Presenter/Commentator at ESPN Star Sports, Gautam Bhimani, who constantly travels abroad for work and pleasure says, “I spent five years in the Midwest near St. Louis, Missouri and introducing myself took forever. That is until I decided to make life simple and said, ‘ok guys, have you watched Batman? Yes? Where does he live? Gotham City….cool that’s my name…Gotham’.”
Bhimani adds with a chuckle, “Occasionally, I would be asked if I too hail from Gotham City. At that point, I would cease the conversation.”
Economics doctoral student Rohini Ghosh at University of Wyoming says, “The most random s#$%^ people have called me growing up is Ro-high-nee,” she says laughing. Ghosh, who grew up in North Carolina adds unbelievably, “Sometimes people call me Rohan (??), but most of the time people just won’t say my name. They just wait for me to do it.”
Executive coach and talent management consultant Shikha Bharucha, who moved back to Mumbai from Pittsburgh says laughingly, “I used to get Shakira…I really didn’t mind it!”
Her husband, Arish Bharucha, who was born and raised in Texas and now works as a VP for JP Morgan in Mumbai, India says, “I’ve had a lot of different interpretations of my name, but the most common was ‘Irish’.”
Laughs Radio Mirchi RJ from New Jersey, Neha Mahajan, “If I saved a dollar for every time I was called Neeeeeeeeeehaaaaaaa, I’d be rich right now!”
Gastroenterologist at Emory Healthcare Tanvi Dhere adds, “I stopped pronouncing my name the way it should be in first grade when I moved to the states. My teacher called me Tan-vee. It stuck with me until high school when a teacher of mine said ‘you are more of a Tawn-vee, less of a southern drawl.”
Dhere adds, “When I get people to learn how to easily pronounce my name and hear them pronounce it, and still mess it up…I give up. And don’t get me started on my last name….”she trails off.
Georgia artist Malika Ghosh Garrett says “My biggest pet peeve is Maleeka. It makes my blood boil. There’s Malaika, Monika, Mallika, it goes on and on. I basically have to tell them my name is pronounced Monika but stick an L in it!” Durhmadding with a shrug, “That makes it easy for them somehow.”
Garrett, a mother of two, further adds, “I spelled my daughter’s name Aalia so people here wouldn’t mispronounce it as Aaliyah, which they still do — they say AHLEeYAH!”
Public defender from Durham North Carolina, and mother of two, who is married to a second generation Indian American says, “We tried to give the kids names white Americans (read: my family) could pronounce. When he introduces himself to other kids, they always think Ravi is Robbie. Older white Americans have at least heard of Ravi Shanker! People who have only read her name will sometimes call my daughter Anjali, “An-Jolly!”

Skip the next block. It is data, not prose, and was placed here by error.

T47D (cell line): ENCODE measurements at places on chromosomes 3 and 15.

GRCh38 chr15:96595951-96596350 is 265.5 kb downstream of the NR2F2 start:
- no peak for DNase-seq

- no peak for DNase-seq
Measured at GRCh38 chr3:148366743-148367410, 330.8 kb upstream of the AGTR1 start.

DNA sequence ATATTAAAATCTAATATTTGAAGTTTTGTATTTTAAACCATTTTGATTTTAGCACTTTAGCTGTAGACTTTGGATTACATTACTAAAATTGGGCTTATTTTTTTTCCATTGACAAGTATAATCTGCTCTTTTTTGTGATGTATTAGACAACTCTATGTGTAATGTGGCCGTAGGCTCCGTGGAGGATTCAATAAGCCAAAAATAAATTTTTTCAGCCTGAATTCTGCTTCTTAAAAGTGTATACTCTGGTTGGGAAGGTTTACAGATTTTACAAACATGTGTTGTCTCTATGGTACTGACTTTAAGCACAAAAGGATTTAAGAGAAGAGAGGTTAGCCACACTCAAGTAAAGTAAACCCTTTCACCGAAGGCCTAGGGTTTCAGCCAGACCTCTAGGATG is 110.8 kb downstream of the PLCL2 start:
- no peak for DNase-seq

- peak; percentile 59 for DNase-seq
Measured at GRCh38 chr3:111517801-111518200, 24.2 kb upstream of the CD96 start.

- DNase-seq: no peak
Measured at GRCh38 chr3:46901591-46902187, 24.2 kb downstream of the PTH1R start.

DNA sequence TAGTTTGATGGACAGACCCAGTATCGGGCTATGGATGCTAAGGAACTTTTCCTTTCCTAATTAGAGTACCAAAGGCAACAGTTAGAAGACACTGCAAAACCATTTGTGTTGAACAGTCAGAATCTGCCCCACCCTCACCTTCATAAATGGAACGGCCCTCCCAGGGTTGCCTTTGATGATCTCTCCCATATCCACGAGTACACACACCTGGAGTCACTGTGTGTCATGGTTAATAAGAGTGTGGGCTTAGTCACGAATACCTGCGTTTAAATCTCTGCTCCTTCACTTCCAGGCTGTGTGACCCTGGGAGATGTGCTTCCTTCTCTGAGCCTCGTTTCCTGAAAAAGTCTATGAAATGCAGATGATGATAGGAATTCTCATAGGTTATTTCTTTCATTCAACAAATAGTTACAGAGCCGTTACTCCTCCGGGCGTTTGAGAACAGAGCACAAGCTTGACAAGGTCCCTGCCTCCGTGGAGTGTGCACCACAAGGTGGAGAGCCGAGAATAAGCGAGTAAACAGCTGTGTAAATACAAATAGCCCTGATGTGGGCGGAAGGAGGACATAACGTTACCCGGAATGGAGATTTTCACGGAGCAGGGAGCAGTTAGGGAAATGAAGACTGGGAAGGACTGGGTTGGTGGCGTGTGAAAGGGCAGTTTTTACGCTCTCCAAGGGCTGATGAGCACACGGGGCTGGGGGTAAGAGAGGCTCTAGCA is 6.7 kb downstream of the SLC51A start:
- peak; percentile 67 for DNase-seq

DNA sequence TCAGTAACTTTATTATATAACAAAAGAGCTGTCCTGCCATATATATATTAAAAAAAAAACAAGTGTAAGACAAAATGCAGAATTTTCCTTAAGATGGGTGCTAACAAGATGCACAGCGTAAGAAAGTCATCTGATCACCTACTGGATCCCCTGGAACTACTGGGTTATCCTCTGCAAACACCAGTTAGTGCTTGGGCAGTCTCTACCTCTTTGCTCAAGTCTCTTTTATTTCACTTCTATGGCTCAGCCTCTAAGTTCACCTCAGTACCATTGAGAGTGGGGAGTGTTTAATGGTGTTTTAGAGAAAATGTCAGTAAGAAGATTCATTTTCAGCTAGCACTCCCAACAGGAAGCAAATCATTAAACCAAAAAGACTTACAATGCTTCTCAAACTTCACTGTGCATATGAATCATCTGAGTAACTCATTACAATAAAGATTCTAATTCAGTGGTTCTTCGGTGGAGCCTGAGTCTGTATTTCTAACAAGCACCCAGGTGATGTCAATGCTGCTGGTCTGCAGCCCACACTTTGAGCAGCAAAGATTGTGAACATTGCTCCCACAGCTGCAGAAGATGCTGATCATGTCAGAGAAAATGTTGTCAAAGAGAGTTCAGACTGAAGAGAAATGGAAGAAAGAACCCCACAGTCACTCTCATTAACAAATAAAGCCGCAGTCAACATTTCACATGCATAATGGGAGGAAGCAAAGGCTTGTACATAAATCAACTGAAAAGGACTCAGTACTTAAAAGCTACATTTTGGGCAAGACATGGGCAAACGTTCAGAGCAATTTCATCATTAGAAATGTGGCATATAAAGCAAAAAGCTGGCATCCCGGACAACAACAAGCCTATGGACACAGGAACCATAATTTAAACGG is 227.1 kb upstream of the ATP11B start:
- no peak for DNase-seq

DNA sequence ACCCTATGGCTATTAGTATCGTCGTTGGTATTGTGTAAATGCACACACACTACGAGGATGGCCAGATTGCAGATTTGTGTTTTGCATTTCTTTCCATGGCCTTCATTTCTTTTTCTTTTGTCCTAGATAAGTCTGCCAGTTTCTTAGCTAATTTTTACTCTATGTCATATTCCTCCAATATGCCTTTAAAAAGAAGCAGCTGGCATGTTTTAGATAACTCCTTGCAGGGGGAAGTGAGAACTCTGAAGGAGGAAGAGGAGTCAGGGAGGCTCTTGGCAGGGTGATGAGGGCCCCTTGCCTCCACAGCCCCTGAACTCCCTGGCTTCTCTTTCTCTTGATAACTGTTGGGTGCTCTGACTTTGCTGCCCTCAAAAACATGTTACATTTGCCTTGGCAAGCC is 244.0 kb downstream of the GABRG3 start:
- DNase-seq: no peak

The issue with Indian names goes beyond the pronunciations. It is one thing to have your name mispronounced; it is another thing when the mispronunciation makes a perfectly normal, even noble Indian name sound dirty. Take, for example, Hardik. Due to the inability of the American accent to pronounce the soft “d” like it would be pronounced in the Indian culture, this unfortunate individual will always be associated with images of porn movies when his name actually means “from the bottom of my heart.”
Another name, Harshit, meaning joyful, sounds like something more akin to stallion poop when delivered in an American accent. As you can see, this can get mighty embarrassing, and Hardik and Harshit often choose to become “Harry.”
There is an exception, though. Take comedian Russell Peters. Russell actually is his official first name. Russell, a Canadian, is part of the Anglo-Indian community, which is typically of the Christian faith, so their given names are more Westernised. And in spite of growing up in an Indian household, Peters is not your traditional Spelling Bee winning doctor/engineer. He often makes light of his non-Indian name along with the grief his parents gave him for going off the reservation, so to speak, by becoming a stand-up comedian.
Unfortunately, most ABCDs (that’s American-Born Confused Desis) are not as clear about where they come from as Peters is. While immigrant Indians go down this path to smooth their transition into American culture and adjust to their new life, for second-generation Indians, born and brought up in America, dealing with one’s name is part of a larger identity crisis. They often hear the phrase “Coconut — white from the inside, brown on the outside.” Their parents try hard to educate them on a culture they will never entirely experience aside from a handful of summer vacations every few years, while they are dealing with the everyday experience of being an American teenager.
For many children of immigrants, it is not about adapting. They genuinely feel more like a Harry than they would ever feel like a Hardik. At the end of the day, though, it is a personal choice. If you “feel white,” as Namrata “Nikki” Haley apparently does (so much so that she identified as white in a 2011 voter registration form, though she was born into an Indian Sikh family), then maybe you are glad for the opportunity to use an alias, even if your name is a simple one.
While it will probably take at least another generation before Indian children will sport names like Alex and Abby (unless they are a product of an interracial marriage), Indian parents are more cognizant of picking accent-agnostic names. For now, eight-year-old Karishma “Katniss” Patel (you know she is out there) is nurturing her dream of becoming president in 2052.
Anu Ghosh immigrated to the U.S. from India in 1999. Back in India she was a journalist for the Times of India in Pune for 8 years and a graduate from the Symbiosis Institute of Journalism and Communication. In the U.S., she obtained her Masters and PhD. in Communications from The Ohio State University. Go Buckeyes! She has been involved in education for the last 15 years, as a professor at Oglethorpe University and then Georgia State University. She currently teaches Special Education at Oak Grove Elementary. She is also a mom to two precocious girls ages 11 and 6.